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Investing Lessons From The Walgreens Stock Collapse
Walgreens provides a fascinating case study for investors wishing to avoid value traps
In response to the madness of the last few years we’ve decided to start a new series called Fundamentals. In this series we will be looking at business case studies and investing topics from an educational perspective. If you enjoy this type of write-up, let us know. We’d love to hear what you think!
In July 2015, shares of Walgreens Boots Alliance WBA 0.00%↑ neared $100. At that price, WBA stock was expensive, but not ridiculously so. A few months later, the company delivered fiscal 2016 guidance of $4.25 to $4.55 earnings per share. That outlook implied a forward price-to-earnings multiple of about 22x. Price to free cash flow multiples were roughly the same.
WBA received a premium to the market because it seemed like a business worth paying up for. It was a so-called Dividend Aristocrat, a title bestowed on companies that have increased their dividends for at least 25 consecutive years. At the time, Walgreens’ streak was 40 years long. Those dividends were only a small part of the benefits of owning the stock. Since the mid-1970s, WBA had provided total returns of over 86,000%. In roughly 40 years, $1,000 would have turned into $860,000.
Meanwhile, the company’s healthcare focus made it a defensive business, one less exposed to fluctuations in the economy. The merger of Walgreens and Alliance Boots, a European pharmacy chain, closed in 20141, promising cost savings for years to come. In the context of Walgreens’ history and future, it was not unreasonable, in July 2015 to see WBA as one of the better stocks in the market.
Walgreens Stock Collapses
But WBA stock was not one of the best in the market. In fact, among large-cap names2, it would prove to be one of the worst.
In early August 2015, the stock set an all-time high just below $97. Since that point, WBA dropped 77%. Its market capitalization fell from over $100 billion to under $20 billion today. The stock is still part of the Dow Jones Industrial Average but it will likely be pulled at some point in the near future. Walgreens’ market cap of $18.4 billion is now less than half that of the next smallest DJIA constituent, Travelers Companies TRV 0.00%↑, and roughly 1/150th of the index’s largest stock, Apple AAPL 0.00%↑.
It’s worth repeating. This would have been a scenario that few, if any, investors would have contemplated in August 2015. Indeed, in early August, short interest in WBA stock was about $1 billion. The 12 million shares sold short were a little over 1% of total shares outstanding (per data from Koyfin). That isn’t nothing by large cap standards but it’s not huge either.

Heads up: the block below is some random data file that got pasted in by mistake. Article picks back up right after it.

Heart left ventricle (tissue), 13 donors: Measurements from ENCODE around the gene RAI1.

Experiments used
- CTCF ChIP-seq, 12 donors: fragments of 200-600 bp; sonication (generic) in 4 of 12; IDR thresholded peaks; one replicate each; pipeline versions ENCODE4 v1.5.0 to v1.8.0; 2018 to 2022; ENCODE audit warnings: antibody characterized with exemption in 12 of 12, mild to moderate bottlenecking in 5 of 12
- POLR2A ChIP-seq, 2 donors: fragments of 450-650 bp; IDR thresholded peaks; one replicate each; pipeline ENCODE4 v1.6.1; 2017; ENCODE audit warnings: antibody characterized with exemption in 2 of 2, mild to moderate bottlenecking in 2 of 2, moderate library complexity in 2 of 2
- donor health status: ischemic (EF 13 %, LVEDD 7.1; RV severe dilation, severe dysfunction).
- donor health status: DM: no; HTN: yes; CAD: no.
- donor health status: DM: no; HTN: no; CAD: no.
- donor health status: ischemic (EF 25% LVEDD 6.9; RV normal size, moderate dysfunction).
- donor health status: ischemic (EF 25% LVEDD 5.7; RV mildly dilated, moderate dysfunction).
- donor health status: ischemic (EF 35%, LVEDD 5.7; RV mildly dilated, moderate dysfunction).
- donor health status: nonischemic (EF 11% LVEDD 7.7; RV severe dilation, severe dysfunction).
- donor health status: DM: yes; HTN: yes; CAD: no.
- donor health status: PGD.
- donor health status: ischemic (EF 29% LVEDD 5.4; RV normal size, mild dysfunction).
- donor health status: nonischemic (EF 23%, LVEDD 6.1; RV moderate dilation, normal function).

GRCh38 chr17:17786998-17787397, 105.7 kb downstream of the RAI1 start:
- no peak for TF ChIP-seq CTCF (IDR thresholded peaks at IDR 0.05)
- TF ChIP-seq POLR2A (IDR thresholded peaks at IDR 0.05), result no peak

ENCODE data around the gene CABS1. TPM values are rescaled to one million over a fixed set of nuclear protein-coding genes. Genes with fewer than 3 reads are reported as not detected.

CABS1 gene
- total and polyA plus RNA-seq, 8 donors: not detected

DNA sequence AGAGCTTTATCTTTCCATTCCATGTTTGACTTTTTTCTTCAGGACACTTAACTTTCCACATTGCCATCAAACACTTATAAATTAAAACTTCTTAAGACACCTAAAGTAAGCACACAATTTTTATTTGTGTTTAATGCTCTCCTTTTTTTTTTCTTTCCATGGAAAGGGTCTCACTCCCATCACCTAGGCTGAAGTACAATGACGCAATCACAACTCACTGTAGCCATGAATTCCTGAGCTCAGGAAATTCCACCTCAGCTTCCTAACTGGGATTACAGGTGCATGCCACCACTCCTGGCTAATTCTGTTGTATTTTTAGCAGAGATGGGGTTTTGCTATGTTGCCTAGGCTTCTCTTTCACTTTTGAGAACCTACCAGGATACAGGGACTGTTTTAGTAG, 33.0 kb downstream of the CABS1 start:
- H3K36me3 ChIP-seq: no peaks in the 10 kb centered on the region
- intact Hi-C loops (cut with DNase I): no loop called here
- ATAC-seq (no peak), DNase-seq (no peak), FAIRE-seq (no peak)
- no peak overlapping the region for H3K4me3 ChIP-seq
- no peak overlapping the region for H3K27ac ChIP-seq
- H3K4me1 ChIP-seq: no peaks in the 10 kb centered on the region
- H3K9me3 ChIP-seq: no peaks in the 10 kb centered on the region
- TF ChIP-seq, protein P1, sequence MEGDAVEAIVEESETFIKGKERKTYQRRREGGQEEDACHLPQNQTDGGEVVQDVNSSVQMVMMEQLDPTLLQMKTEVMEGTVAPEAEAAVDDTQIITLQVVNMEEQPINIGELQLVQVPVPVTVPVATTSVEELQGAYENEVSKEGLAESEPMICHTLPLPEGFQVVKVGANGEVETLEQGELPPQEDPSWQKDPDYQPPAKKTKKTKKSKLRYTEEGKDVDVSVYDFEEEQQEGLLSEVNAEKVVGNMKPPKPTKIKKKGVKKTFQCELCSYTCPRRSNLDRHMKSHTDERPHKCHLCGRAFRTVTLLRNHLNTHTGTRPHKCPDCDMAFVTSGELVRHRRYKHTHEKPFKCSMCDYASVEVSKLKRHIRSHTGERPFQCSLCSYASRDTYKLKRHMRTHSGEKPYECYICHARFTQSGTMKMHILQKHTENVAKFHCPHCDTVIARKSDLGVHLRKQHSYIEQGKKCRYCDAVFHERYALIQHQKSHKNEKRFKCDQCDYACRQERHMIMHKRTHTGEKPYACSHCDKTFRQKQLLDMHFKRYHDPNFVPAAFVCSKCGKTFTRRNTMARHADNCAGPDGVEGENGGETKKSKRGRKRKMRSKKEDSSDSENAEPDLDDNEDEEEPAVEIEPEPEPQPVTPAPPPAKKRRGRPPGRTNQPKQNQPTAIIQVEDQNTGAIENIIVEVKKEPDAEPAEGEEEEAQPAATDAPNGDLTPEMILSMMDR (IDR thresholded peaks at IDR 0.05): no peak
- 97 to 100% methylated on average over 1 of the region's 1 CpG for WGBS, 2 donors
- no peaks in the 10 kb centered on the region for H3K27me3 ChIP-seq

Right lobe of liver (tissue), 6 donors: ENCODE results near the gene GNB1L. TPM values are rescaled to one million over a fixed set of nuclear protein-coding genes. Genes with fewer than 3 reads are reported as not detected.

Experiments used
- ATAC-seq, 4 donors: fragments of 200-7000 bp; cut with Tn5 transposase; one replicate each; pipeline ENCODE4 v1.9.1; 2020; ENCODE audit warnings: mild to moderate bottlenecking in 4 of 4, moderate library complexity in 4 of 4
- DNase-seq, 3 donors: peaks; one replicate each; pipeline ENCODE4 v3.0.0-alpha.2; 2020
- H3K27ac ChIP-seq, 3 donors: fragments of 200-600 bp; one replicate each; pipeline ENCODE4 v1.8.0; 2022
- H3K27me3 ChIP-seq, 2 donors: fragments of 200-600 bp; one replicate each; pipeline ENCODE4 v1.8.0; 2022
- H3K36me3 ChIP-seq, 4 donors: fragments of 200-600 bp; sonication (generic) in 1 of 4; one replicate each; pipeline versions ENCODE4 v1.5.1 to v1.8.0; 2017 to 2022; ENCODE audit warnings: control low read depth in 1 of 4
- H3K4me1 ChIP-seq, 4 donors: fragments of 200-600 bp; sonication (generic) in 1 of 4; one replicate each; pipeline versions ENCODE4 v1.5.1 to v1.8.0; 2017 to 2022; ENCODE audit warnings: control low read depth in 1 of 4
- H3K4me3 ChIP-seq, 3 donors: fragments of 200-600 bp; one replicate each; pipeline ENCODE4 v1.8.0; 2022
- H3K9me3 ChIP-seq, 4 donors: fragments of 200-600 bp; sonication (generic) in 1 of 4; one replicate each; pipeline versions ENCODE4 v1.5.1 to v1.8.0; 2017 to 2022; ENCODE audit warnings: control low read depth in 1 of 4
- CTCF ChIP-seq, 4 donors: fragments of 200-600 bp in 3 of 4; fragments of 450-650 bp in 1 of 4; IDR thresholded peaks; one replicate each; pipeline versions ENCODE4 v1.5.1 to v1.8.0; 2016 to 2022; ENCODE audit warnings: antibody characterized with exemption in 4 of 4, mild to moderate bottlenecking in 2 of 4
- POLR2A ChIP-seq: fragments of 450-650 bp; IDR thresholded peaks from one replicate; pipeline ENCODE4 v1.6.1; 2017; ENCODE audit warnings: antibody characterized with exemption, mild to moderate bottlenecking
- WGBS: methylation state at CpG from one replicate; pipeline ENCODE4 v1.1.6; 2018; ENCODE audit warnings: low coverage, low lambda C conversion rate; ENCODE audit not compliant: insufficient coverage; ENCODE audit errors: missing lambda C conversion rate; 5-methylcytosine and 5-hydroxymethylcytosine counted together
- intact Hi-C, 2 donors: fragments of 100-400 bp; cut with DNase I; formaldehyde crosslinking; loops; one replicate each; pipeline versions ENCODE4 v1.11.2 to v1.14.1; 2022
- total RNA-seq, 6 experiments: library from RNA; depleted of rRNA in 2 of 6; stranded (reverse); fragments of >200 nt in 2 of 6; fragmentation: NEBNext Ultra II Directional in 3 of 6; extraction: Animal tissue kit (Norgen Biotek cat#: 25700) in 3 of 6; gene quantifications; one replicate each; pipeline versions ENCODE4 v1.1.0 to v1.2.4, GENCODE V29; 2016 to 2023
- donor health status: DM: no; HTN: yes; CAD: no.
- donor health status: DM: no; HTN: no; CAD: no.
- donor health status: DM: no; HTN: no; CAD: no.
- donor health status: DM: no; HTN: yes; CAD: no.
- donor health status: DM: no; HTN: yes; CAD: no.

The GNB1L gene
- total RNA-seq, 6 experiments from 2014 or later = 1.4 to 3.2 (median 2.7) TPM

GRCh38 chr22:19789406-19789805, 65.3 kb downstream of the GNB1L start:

What’s more incredible about the plunge in WBA is how relentless it’s been. Over the eight years, there have been only two significant rallies in Walgreens stock — and they reversed quickly:
source: Koyfin with author highlighting of 2018 and 2020-2021 rallies
It’s been eight years of continuous selling. 10-year total returns, assuming dividends were reinvested, are negative 46%. Had an investor taken the dividends simply in cash, she’d still be down about 30%. Over the same period, the S&P 500, including dividends, has more than tripled.
Lessons From Walgreens
The story of the collapse in Walgreens stock is not a simple one. Walgreens’s numbers weren’t faked. Its industry has faced pressures, certainly, but it’s not as if regulators shut down pharmacies or a significant competitor entered the market. As noted, valuation at that peak was not unreasonable. WBA was never a bubble stock, or anywhere close. Rather, WBA’s stunning decline came from a confluence of factors.
Above all, the eight-year performance of Walgreens stock is a reminder that stock-picking is complicated and difficult. Individual investors can find an edge against professional investors. But, for the most part, those professional investors are doing the work; individual investors must do the same. WBA shows the danger in failing to do that work.
Understanding The Business
One of the simplest lessons from the collapse in Walgreens stock is that an investor absolutely must understand, completely, the business she is buying. Walgreens has proven to be a business that, on the surface, looks ‘safe’, while hiding dangerous risks.
In Walgreens’ case, the bull case for the business seemed simple. Consumers always need pharmaceuticals. Given aging populations in the U.S. and the United Kingdom (where Boots was headquartered), they would likely need more prescriptions.
In the mid-2010s, in particular, there was a lot of noise about Amazon AMZN 0.00%↑ potentially entering the market. In 2018, the e-commerce giant acquired PillPack for $750 million, a move that seemed to suggest aggressive competition against Walgreens, CVS CVS 0.00%↑, and Rite Aid. After that deal, several Wall Street analysts slashed their price targets on Walgreens stock.
But Amazon’s presence in the market, five years after the PillPack purchase, remains relatively small (though its January launch of RxPass, a membership benefit for generic prescription drugs, does represent a threat). The problem for Walgreens has not been its share of the market, but the market itself.